Psychophysical testing in rodent models of glaucomatous optic neuropathy

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Abstract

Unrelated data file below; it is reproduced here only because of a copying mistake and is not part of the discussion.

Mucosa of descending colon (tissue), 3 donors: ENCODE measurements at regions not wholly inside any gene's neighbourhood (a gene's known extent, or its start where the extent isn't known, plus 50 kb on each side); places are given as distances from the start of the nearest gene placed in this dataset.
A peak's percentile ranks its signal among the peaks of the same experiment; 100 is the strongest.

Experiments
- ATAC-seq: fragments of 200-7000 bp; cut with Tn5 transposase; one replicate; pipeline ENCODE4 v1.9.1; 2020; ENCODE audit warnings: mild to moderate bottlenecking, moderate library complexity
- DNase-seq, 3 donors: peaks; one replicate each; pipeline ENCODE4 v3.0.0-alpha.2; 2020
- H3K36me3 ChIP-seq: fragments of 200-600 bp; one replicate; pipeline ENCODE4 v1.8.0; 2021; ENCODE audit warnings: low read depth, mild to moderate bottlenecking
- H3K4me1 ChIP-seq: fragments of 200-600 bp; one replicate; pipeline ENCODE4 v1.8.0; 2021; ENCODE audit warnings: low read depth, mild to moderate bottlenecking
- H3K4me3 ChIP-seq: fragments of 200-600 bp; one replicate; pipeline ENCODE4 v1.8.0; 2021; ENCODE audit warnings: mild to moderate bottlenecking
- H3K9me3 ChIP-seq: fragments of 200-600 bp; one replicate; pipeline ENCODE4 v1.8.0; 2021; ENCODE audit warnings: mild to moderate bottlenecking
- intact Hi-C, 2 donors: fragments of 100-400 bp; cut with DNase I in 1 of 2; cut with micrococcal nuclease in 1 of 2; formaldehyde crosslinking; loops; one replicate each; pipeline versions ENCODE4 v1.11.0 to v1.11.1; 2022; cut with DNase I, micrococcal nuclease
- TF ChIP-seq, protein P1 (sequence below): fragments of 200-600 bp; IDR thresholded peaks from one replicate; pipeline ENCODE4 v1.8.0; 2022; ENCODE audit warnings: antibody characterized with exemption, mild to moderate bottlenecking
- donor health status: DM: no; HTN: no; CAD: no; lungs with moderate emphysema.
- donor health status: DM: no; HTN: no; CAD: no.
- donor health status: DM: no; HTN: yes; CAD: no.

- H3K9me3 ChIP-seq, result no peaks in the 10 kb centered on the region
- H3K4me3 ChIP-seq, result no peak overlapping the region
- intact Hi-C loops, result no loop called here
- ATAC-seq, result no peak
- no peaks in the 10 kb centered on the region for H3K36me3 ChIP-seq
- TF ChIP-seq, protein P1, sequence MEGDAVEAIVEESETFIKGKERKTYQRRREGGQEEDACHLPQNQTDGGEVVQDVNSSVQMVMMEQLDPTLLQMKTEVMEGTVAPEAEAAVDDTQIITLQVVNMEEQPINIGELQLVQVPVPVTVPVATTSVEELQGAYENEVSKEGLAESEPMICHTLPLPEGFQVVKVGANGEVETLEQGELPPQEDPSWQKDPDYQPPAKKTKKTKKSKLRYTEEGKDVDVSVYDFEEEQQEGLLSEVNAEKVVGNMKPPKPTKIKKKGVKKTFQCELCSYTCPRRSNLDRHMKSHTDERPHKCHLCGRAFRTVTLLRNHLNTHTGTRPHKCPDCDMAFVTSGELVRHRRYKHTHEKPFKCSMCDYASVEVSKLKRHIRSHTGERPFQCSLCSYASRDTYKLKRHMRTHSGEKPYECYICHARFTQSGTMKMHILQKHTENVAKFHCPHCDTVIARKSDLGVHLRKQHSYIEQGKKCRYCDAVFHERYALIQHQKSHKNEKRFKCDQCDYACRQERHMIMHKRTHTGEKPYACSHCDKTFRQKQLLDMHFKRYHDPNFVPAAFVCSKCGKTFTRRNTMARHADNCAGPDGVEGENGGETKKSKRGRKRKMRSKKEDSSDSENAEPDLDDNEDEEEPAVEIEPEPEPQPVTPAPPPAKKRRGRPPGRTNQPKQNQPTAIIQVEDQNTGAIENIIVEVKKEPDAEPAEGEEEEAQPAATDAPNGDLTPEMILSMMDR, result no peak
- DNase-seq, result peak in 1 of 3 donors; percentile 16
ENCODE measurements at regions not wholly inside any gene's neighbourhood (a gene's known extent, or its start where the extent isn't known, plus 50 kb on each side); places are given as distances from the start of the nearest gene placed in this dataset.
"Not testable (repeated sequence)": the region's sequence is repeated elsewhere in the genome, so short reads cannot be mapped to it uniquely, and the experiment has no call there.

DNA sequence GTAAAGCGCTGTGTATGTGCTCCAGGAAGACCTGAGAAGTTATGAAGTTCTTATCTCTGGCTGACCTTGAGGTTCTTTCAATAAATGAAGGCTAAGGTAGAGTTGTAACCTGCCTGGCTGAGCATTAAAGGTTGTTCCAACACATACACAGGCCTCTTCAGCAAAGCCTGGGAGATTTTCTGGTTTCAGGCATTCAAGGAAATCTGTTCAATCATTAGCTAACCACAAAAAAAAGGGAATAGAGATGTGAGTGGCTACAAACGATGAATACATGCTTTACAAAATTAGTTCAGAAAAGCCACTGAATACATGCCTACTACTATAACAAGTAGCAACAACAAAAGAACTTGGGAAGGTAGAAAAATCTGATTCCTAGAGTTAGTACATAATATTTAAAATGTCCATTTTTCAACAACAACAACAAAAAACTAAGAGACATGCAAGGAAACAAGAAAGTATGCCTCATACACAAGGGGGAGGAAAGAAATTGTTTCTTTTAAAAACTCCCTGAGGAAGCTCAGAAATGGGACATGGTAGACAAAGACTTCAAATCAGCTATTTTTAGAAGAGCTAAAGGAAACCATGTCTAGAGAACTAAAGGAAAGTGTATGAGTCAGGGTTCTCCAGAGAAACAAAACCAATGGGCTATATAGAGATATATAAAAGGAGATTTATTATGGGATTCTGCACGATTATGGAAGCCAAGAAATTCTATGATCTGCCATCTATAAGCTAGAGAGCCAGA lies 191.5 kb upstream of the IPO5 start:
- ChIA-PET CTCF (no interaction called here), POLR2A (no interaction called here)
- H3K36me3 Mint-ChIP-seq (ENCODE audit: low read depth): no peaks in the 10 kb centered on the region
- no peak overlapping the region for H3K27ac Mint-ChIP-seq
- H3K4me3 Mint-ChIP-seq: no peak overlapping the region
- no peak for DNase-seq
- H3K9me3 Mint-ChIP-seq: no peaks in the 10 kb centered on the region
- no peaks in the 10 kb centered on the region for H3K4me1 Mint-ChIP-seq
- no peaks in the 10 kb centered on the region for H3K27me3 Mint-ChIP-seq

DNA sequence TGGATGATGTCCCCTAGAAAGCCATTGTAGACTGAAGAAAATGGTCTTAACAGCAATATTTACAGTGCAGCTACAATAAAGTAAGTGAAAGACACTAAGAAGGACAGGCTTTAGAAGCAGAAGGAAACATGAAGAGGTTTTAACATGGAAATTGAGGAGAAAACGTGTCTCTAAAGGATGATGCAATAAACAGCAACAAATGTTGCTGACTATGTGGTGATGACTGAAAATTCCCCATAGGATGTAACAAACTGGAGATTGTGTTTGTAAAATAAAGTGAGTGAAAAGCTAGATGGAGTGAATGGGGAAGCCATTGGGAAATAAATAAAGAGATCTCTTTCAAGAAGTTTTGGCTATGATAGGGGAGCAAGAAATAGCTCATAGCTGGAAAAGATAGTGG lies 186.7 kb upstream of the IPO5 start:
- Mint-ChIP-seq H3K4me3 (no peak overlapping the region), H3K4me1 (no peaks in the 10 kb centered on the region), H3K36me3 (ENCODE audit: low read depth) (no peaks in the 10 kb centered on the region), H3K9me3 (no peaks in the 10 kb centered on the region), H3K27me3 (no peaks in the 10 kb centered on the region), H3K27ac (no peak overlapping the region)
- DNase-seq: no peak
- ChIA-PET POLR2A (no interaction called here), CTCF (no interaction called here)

Processing of visual information begins in the retina, with photoreceptors converting light stimuli into neural signals. Ultimately, signals are transmitted to the brain through signaling networks formed by interneurons, namely bipolar, horizontal and amacrine cells providing input to retinal ganglion cells (RGCs), which form the optic nerve with their axons. As part of the chronic nature of glaucomatous optic neuropathy, the increasing and irreversible damage and ultimately loss of neurons, RGCs in particular, occurs following progressive damage to the optic nerve head (ONH), eventually resulting in visual impairment and visual field loss. There are two behavioral assays that are typically used to assess visual deficits in glaucoma rodent models, the visual water task and the optokinetic drum. The visual water task can assess an animal's ability to distinguish grating patterns that are associated with an escape from water. The optokinetic drum relies on the optomotor response, a reflex turning of the head and neck in the direction of the visual stimuli, which usually consists of rotating black and white gratings. This reflex is a physiological response critical for keeping the image stable on the retina. Driven initially by the neuronal input from direction-selective RGCs, this reflex is comprised of a number of critical sensory and motor elements. In the presence of repeatable and defined stimuli, this reflex is extremely well suited to analyze subtle changes in the circuitry and performance of retinal neurons. Increasing the cycles of these alternating gratings per degree, or gradually reducing the contrast of the visual stimuli, threshold levels can be determined at which the animal is no longer tracking the stimuli, and thereby visual function of the animal can be determined non-invasively. Integrating these assays into an array of outcome measures that determine multiple aspects of visual function is a central goal in vision research and can be realized, for example, by the combination of measuring optomotor reflex function with electroretinograms (ERGs) and optical coherence tomography (OCT) of the retina. These structure–function correlations in vivo are urgently needed to identify disease mechanisms as potential new targets for drug development. Such a combination of the experimental assessment of the optokinetic reflex (OKR) or optomotor response (OMR) with other measures of retinal structure and function is especially valuable for research on GON. The chronic progression of the disease is characterized by a gradual decrease in function accompanied by a concomitant increase in structural damage to the retina, therefore the assessment of subtle changes is key to determining the success of novel intervention strategies.

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